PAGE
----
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United States Department of Agriculture

Agricultural Research Service

High-Tech Devices Help Gauge Calories Burned / October 14, 2003 / News from the USDA Agricultural Research Service

High-Tech Devices Help Gauge Calories Burned

By Marcia Wood
October 14, 2003

Three new, high-tech devices may help in the fight against obesity, America's No. 1 nutrition problem. The instruments make it easier, faster, and less expensive to determine how many calories a person burns during any given day.

Agricultural Research Service physiologist Mary J. Kretsch at the agency's Western Human Nutrition Research Center in Davis, Calif., is leading a study of the new instruments. She's determining their accuracy and the best combination of them for researchers and healthcare professionals to use in helping their patients maintain a healthy weight. These professionals include nutrition researchers, dietitians and physicians, especially those specializing in bariatric (obesity) or sports medicine.

Two of the instruments are lightweight, pocket-size "activity monitors" for use in calculating the number of calories burned through physical activity. Worn attached to a belt or waistband, the monitors use motion-sensor technology to record the wearer's movements. That's unlike pedometers, for example, which simply measure forward strides. The sophisticated new meters, in contrast, record a wide range of the wearer's movement. Researchers can convert the movement measurements into total calories burned.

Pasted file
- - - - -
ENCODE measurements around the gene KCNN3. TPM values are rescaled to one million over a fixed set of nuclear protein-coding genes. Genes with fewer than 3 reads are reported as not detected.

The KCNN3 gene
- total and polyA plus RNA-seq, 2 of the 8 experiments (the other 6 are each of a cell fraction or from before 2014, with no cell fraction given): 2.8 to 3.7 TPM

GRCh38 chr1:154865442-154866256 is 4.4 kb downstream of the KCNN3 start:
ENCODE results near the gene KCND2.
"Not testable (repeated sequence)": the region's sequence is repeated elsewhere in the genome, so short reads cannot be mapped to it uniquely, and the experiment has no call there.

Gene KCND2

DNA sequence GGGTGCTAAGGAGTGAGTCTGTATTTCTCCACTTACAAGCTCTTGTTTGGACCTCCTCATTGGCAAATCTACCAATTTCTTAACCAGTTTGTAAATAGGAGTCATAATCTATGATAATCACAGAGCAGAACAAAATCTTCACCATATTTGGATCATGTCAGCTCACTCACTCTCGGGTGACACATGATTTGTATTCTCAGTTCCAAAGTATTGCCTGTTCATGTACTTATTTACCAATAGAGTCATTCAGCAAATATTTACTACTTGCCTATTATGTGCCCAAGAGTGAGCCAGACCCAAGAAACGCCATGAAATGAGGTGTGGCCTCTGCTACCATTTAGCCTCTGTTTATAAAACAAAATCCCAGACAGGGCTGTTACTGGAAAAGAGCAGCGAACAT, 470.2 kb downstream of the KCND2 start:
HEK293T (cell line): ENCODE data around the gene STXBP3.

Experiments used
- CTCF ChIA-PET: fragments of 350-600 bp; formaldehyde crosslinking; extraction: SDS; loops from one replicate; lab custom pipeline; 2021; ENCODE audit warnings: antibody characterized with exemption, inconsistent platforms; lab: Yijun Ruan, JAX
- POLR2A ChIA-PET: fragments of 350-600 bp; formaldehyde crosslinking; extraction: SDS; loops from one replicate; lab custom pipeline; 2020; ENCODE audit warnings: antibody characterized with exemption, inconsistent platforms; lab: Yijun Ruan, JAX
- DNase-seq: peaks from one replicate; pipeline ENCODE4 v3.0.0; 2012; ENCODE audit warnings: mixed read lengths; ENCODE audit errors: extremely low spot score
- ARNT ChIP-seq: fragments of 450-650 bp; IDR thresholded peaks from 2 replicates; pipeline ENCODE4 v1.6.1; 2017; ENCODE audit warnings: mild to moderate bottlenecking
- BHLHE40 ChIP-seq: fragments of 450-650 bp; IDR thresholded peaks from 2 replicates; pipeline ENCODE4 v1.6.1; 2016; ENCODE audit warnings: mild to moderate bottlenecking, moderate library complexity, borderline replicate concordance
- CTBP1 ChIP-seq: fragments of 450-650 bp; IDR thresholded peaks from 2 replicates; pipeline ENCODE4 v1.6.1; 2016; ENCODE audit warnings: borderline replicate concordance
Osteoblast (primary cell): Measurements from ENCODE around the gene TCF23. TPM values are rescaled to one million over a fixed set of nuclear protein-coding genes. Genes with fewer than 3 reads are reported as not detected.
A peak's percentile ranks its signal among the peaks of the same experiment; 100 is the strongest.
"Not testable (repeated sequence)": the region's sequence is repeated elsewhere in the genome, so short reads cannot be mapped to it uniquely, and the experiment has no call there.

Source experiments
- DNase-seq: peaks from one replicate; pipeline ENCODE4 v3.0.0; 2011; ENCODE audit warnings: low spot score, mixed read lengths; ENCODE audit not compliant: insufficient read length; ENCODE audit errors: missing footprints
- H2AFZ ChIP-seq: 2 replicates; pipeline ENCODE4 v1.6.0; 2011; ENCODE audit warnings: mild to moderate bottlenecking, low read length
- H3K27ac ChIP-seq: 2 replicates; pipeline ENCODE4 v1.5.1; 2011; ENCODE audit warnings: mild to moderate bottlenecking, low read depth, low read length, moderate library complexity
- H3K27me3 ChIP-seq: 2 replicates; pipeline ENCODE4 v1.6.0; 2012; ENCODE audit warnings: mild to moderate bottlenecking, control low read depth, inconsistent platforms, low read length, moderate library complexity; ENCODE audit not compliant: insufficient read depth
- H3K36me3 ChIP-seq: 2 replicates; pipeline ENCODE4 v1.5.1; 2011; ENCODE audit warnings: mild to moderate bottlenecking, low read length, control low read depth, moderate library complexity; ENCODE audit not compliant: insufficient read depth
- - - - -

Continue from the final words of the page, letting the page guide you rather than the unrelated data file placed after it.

The third instrument, a convenient, hand-held device, may replace today's bulky "metabolic cart." The cart and the hand-held device both yield "resting metabolic rate," or RMR, the number of calories an individual burns while sitting quietly. Resting metabolic rate and physical activity together account for about 90 percent of the calories that people burn.

In the current phase of the study, Kretsch and colleagues are working with 20 healthy, normal-weight or overweight female volunteers, aged 25 to 40. The next phase, with a new team of women volunteers, begins this fall.

ARS is the U.S. Department of Agriculture's chief scientific research agency.

Last Modified: 1/30/2006
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